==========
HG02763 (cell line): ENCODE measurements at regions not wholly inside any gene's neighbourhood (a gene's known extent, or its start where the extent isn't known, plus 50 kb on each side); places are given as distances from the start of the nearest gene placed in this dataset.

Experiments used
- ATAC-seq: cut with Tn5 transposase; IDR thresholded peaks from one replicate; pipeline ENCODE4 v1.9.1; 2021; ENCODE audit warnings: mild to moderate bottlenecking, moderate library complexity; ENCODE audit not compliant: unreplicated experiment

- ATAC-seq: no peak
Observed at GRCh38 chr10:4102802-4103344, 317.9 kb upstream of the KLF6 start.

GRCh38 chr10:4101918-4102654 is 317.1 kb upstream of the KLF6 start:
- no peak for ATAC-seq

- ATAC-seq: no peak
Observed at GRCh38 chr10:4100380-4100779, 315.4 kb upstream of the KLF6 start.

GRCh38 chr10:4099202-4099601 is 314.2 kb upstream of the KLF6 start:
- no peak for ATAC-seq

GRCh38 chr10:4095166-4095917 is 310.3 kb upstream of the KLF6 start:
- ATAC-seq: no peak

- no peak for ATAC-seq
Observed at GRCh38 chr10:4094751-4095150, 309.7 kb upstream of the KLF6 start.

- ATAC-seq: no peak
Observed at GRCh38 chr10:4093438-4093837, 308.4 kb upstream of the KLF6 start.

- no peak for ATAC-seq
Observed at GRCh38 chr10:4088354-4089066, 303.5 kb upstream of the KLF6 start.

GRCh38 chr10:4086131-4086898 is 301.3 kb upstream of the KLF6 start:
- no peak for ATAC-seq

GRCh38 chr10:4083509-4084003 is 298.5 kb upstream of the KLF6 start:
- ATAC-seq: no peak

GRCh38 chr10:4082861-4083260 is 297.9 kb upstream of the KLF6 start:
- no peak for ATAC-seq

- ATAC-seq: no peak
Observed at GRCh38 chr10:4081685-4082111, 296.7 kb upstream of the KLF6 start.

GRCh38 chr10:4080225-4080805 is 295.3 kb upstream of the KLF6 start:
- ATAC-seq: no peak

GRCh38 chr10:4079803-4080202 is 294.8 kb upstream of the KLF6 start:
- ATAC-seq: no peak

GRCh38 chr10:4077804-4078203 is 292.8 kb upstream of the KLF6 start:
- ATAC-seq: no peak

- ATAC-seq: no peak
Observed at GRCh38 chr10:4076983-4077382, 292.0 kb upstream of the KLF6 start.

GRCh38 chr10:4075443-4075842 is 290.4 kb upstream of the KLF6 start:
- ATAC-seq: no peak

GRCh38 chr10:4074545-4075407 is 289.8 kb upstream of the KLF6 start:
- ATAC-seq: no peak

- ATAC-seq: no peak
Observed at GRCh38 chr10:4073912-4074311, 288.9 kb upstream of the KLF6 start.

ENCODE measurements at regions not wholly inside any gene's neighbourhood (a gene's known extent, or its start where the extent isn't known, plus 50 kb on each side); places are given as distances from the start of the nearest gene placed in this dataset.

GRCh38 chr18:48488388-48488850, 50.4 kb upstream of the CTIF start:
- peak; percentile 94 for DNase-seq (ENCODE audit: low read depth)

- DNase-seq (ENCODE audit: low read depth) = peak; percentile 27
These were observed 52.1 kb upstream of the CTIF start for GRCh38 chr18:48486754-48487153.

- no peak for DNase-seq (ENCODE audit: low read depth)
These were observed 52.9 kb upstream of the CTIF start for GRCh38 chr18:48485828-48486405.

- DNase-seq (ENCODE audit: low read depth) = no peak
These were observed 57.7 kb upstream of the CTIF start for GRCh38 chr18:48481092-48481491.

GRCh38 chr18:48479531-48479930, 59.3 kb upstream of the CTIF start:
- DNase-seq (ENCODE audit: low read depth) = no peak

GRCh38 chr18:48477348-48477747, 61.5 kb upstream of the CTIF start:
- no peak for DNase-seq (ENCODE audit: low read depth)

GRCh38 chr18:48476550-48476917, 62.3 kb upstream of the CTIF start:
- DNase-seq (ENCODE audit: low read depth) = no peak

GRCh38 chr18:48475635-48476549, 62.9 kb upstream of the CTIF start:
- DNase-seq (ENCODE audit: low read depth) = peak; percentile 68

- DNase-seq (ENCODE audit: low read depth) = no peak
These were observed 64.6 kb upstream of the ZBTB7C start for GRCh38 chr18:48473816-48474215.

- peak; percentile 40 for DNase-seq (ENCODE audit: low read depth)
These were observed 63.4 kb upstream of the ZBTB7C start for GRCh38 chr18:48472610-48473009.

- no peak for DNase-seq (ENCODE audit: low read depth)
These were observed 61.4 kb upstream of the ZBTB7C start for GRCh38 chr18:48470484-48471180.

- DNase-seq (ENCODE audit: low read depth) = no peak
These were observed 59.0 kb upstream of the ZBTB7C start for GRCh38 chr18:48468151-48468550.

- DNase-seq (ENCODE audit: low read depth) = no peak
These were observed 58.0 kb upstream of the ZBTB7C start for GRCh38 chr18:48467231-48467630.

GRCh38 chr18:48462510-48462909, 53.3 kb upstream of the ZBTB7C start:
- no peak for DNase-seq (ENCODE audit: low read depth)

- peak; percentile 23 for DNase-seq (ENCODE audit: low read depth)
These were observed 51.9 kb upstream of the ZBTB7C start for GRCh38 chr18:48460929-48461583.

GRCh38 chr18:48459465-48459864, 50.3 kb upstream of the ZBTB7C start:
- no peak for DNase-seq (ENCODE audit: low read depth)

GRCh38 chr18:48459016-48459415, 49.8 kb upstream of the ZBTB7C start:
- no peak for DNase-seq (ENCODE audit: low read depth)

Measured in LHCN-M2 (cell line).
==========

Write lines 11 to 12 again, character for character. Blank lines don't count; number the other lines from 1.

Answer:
- no peak for ATAC-seq

GRCh38 chr10:4095166-4095917 is 310.3 kb upstream of the KLF6 start: